It would sound like a storyline on Breaking Bad, if it wasn't so real.
With an epidemic rash of drug cartel carnage in Mexico accounting for as many as 10,000 killings a year there in the past eight years, more violent offenders are turning to religion -- specifically, receiving exorcisms -- as a means to eliminate the urge for bloodshed, according to religious officials and experts.
Fueling the phenomenon, in part, are the cartels' strong belief in the folk saint Santa Muerte (Spanish for St. Death), a symbol of everything for protection to prosperity for those in the uber-dangerous drug trade. Santa Muerte (classified as Satanic by the Vatican) is a cloaked skeleton criminal followers adorn with jewels and cash in hopes of keeping their hearts beating and their fortunes and drug reservoirs intact.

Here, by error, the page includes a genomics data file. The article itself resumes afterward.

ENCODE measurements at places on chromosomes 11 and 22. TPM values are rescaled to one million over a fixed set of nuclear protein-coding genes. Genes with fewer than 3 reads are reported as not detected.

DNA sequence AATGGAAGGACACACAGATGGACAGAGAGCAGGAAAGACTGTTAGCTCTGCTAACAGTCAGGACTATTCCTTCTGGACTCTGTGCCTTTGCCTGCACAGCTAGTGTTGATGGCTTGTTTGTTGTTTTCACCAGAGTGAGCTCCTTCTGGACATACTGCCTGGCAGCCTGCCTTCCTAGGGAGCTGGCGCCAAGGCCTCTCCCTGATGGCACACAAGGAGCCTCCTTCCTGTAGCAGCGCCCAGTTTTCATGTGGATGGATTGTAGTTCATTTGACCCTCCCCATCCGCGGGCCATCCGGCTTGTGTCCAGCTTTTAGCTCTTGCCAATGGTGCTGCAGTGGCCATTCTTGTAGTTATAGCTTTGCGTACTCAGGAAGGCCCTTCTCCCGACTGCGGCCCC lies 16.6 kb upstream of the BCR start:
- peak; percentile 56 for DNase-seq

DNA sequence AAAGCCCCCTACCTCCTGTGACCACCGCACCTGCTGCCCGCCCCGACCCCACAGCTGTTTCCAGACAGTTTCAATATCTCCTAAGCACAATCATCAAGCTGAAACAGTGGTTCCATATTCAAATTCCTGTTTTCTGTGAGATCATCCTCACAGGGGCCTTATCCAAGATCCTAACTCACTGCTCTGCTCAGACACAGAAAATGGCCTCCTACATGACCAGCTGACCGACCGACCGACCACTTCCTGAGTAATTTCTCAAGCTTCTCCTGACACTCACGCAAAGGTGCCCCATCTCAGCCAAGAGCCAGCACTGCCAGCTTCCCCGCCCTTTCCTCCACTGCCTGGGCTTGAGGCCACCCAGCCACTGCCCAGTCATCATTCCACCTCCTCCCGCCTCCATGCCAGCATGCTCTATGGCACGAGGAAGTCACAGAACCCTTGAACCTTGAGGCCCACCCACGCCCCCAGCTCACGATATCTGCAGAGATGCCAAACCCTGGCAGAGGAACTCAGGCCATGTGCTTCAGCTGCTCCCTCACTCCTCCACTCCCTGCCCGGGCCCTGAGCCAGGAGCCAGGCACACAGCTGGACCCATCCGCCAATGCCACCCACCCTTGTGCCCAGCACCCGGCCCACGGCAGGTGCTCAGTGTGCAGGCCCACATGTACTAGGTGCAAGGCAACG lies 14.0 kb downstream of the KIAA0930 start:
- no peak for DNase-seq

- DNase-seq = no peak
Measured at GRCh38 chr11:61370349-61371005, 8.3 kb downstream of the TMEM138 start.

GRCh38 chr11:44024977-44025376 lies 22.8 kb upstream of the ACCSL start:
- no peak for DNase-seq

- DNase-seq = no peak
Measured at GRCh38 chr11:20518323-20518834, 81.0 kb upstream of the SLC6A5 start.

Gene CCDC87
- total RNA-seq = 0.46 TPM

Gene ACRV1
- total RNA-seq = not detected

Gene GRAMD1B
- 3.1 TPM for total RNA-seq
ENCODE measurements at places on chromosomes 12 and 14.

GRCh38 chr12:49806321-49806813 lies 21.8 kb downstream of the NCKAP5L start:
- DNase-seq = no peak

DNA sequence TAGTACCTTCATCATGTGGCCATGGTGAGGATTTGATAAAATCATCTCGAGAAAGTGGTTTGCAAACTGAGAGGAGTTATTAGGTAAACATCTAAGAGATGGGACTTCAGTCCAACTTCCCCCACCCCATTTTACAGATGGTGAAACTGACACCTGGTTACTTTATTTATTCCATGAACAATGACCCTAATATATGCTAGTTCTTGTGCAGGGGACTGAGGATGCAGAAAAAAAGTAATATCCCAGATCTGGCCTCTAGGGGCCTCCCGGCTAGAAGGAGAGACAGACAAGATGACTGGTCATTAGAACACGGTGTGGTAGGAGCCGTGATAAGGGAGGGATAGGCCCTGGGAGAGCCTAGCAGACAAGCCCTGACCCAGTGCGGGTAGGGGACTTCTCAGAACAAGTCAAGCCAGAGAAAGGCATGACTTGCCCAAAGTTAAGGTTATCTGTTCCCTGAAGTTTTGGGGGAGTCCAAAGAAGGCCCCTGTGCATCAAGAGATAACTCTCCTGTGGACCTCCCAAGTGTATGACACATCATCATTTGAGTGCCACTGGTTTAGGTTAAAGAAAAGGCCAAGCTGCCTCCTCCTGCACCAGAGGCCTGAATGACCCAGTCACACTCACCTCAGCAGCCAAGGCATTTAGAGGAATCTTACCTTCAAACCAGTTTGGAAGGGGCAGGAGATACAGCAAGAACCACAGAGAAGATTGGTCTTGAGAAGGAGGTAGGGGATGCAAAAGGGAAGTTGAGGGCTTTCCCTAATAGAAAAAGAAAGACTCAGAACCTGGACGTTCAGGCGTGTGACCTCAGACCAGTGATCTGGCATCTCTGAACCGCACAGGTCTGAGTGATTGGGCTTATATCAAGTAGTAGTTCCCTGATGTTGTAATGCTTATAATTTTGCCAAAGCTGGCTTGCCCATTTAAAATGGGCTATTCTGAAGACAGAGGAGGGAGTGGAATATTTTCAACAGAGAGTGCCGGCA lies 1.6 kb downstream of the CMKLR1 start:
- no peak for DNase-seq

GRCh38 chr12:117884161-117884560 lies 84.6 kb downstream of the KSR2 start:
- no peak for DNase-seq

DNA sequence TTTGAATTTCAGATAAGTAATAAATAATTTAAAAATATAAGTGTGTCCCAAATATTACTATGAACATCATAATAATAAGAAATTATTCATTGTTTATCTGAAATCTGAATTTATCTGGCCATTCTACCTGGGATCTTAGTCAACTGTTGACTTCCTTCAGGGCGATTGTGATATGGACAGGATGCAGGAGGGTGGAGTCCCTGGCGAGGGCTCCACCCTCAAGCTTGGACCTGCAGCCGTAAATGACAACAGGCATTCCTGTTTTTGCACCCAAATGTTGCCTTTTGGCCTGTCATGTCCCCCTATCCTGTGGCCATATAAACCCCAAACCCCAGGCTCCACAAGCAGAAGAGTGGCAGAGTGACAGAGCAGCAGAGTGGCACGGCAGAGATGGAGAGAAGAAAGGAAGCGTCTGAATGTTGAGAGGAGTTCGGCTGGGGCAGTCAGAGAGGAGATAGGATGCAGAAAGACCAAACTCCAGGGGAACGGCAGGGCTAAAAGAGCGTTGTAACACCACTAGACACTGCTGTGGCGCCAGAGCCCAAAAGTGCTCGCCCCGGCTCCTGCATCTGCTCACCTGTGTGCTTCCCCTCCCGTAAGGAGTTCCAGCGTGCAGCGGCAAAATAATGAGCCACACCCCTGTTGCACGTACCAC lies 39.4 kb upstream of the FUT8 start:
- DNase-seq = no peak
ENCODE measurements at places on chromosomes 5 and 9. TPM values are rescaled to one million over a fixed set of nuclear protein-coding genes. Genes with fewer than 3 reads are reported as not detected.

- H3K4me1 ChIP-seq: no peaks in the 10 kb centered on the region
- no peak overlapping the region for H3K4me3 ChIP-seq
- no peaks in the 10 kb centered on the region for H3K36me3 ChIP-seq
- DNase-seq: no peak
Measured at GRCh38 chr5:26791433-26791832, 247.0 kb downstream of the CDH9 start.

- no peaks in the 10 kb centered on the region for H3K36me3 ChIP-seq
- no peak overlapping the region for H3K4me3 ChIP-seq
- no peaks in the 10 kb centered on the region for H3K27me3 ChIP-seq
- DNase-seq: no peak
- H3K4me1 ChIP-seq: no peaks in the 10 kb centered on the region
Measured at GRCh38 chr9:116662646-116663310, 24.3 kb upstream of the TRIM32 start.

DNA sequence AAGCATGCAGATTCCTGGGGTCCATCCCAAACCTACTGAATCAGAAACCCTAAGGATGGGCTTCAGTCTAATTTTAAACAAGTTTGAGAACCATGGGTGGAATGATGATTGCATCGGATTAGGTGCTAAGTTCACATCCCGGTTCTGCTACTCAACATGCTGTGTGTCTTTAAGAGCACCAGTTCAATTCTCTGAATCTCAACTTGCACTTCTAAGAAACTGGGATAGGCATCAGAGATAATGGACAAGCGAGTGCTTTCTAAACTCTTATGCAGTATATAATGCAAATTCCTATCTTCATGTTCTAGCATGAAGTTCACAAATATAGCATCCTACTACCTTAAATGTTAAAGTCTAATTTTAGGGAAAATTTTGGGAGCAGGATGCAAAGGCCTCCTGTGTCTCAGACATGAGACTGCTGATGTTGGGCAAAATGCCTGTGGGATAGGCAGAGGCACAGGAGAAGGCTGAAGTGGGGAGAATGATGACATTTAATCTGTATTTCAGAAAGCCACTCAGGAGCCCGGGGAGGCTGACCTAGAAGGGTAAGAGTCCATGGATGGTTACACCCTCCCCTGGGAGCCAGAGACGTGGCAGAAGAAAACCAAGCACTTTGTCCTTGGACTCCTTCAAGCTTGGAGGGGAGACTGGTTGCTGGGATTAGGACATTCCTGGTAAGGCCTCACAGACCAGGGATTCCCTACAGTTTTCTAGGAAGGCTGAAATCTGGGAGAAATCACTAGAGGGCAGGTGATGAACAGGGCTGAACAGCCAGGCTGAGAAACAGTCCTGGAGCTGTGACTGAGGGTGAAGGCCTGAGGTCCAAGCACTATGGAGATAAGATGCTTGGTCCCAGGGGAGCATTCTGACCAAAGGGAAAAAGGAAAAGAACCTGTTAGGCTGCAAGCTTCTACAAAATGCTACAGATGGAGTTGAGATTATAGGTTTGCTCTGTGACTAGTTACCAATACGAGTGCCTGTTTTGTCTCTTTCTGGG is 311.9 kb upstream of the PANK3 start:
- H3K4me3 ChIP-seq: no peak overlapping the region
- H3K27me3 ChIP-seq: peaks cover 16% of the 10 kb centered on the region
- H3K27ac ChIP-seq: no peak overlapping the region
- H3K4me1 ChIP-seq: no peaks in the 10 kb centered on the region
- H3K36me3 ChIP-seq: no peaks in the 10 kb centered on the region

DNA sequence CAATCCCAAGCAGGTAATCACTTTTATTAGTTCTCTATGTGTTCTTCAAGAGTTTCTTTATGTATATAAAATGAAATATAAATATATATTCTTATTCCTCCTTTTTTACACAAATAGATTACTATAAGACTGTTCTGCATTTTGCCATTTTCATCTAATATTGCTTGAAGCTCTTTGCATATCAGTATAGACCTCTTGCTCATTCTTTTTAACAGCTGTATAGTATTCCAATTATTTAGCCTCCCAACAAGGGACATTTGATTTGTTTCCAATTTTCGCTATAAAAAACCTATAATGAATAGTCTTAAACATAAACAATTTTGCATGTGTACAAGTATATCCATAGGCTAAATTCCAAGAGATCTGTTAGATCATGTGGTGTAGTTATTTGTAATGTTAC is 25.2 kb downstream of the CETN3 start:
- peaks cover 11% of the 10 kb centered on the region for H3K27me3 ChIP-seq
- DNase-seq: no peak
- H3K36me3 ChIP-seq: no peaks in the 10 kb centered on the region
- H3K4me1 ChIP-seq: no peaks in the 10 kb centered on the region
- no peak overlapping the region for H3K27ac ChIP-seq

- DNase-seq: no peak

Virginia Commonwealth University professor Andrew Chestnut wrote the tome Devoted to Death: Santa Muerte, the Skeleton Saint. The author explained to the NY Daily News that many practitioners of the cartel violence -- and their over-the-top means of killings, such as decapitation and dismemberment -- "think they're demon-possessed, because they feel tormented … that evil spirits have engulfed them."
Their means to combat such, is a turn to exorcism.
Father Ernesto Caro, the Diocese of Monterrey, Mexico, told the paper that "God sends me these people," referring to the line of murderers he's exorcised in the past four years. He told the paper about a case involving a Los Zetas cartel hitman who admitted to a penchant for hacking people apart at the limbs -- while they were still alive.
"He said he smiled while he was doing it," Caro said. "He said he enjoyed it and that he was laughing. He told me terrible things."
Caro said that while he'll get "a little scared when it becomes physical," he continues to exorcize those who seek him out, as "evil is growing."